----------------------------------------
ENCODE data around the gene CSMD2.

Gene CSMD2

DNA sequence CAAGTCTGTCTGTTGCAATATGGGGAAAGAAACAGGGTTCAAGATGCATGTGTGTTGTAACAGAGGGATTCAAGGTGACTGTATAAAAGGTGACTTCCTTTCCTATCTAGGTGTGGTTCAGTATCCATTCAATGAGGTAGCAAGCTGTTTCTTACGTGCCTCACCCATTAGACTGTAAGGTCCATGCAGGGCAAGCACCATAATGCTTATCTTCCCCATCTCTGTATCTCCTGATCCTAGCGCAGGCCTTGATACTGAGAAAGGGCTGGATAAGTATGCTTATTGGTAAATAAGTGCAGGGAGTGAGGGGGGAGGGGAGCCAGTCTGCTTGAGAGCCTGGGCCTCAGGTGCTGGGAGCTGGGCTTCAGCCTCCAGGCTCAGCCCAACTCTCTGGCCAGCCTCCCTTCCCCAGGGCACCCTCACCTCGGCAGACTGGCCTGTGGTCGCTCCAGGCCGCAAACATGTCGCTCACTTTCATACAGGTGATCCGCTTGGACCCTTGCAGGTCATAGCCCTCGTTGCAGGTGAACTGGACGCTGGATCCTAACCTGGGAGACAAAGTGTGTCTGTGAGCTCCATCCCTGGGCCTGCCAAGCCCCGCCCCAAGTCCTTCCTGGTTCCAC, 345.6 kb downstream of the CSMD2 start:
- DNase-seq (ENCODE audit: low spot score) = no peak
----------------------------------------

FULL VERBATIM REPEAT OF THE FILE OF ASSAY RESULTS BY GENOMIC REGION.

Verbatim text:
ENCODE data around the gene CSMD2.

Gene CSMD2

DNA sequence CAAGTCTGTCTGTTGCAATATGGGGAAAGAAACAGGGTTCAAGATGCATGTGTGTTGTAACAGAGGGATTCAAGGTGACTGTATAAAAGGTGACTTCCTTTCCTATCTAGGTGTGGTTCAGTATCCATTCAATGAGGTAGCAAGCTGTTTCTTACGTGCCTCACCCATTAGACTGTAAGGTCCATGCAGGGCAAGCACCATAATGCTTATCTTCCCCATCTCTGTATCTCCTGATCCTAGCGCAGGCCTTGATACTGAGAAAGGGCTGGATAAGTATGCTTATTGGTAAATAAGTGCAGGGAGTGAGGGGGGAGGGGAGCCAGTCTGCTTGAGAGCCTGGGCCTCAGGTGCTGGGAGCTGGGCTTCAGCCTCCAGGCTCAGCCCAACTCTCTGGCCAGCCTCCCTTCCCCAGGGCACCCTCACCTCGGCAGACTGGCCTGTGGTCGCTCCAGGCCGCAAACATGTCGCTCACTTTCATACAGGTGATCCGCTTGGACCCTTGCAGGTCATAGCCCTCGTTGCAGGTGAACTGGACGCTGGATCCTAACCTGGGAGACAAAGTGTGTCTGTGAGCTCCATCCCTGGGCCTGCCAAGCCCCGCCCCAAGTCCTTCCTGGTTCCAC, 345.6 kb downstream of the CSMD2 start:
- DNase-seq (ENCODE audit: low spot score) = no peak